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Integrated Breast Biopsy Bioimpedance Sensor

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Breast microcalcifications are a potential indicator of cancerous tumors. Current visualization methods are either uncomfortable or impractical. Impedance measurement studies have been performed, but not in a clinical setting due to a low sensitivity and specificity. We are hoping to

Breast microcalcifications are a potential indicator of cancerous tumors. Current visualization methods are either uncomfortable or impractical. Impedance measurement studies have been performed, but not in a clinical setting due to a low sensitivity and specificity. We are hoping to overcome this challenge with the development of a highly accurate impedance probe on a biopsy needle. With this technique, microcalcifications and the surrounding tissue could be differentiated in an efficient and comfortable manner than current techniques for biopsy procedures. We have developed and tested a functioning prototype for a biopsy needle using bioimpedance sensors to detect microcalcifications in the human body. In the final prototype a waveform generator sends a sin wave at a relatively low frequency(<1KHz) into the pre-amplifier, which both stabilizes and amplifies the signal. A modified howland bridge is then used to achieve a steady AC current through the electrodes. The voltage difference across the electrodes is then used to calculate the impedance being experienced between the electrodes. In our testing, the microcalcifications we are looking for have a noticeably higher impedance than the surrounding breast tissue, this spike in impedance is used to signal the presence of the calcifications, which are then sampled for examination by radiology.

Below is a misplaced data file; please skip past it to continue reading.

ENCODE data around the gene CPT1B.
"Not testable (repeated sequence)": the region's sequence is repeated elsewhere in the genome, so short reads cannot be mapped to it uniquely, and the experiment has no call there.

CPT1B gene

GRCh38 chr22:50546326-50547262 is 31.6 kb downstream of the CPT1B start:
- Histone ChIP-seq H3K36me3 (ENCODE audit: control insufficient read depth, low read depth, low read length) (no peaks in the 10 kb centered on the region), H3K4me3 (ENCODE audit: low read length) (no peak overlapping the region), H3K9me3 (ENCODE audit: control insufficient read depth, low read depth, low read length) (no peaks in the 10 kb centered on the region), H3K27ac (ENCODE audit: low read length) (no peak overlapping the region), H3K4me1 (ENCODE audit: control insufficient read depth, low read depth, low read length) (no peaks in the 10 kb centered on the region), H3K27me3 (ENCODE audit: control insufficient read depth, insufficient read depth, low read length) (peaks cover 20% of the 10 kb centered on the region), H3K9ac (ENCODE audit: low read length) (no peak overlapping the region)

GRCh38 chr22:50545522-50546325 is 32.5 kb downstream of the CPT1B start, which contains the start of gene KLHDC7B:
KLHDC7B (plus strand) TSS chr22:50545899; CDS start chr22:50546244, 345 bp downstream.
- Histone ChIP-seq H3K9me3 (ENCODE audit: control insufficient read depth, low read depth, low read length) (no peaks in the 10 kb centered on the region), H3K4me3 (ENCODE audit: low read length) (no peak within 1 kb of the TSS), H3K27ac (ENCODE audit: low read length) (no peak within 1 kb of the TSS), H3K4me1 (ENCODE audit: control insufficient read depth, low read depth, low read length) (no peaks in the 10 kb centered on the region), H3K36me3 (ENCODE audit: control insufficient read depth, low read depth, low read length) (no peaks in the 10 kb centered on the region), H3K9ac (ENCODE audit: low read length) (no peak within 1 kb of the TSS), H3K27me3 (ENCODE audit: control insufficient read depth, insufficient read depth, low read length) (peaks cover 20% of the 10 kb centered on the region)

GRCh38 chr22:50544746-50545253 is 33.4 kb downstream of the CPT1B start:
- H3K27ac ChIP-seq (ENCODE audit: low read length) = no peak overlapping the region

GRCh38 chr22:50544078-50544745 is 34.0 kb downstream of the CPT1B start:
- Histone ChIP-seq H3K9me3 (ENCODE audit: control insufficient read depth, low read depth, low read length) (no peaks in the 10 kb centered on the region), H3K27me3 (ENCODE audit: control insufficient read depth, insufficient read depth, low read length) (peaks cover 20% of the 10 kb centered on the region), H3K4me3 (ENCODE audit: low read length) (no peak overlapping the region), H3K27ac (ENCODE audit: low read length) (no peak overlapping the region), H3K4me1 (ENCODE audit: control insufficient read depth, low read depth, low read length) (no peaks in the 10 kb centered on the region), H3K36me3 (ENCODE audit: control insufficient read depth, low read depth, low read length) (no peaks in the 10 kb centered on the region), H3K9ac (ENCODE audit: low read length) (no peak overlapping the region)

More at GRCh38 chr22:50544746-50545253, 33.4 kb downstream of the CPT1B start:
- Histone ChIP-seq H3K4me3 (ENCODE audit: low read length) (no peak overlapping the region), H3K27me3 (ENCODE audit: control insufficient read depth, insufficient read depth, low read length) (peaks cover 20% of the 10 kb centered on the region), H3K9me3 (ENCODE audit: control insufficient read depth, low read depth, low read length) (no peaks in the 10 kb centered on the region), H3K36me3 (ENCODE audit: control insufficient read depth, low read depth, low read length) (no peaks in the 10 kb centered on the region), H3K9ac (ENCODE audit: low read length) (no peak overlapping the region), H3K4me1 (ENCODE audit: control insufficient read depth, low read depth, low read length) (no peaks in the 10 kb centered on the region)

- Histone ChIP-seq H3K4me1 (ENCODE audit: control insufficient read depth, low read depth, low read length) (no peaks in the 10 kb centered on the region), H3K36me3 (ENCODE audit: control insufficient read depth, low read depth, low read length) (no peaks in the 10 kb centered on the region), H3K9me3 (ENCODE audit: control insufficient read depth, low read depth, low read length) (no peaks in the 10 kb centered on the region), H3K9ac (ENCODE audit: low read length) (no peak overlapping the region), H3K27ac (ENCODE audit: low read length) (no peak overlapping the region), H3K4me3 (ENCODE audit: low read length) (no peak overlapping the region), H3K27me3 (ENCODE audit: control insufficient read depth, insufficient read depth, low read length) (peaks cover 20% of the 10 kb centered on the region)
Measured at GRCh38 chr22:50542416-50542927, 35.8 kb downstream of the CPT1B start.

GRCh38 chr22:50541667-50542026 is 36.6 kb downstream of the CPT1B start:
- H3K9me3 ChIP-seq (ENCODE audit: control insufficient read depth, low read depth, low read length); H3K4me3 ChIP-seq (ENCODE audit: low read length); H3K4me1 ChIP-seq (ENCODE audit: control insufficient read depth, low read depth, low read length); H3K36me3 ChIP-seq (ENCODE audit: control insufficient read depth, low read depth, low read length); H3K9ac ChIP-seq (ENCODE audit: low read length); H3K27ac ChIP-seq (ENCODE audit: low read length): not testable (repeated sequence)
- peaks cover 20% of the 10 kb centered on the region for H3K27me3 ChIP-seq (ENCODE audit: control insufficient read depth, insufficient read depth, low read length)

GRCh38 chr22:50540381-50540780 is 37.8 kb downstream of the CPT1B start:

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2018-05

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Assessing the Navigational Abilities of an Acoustically Active Cannula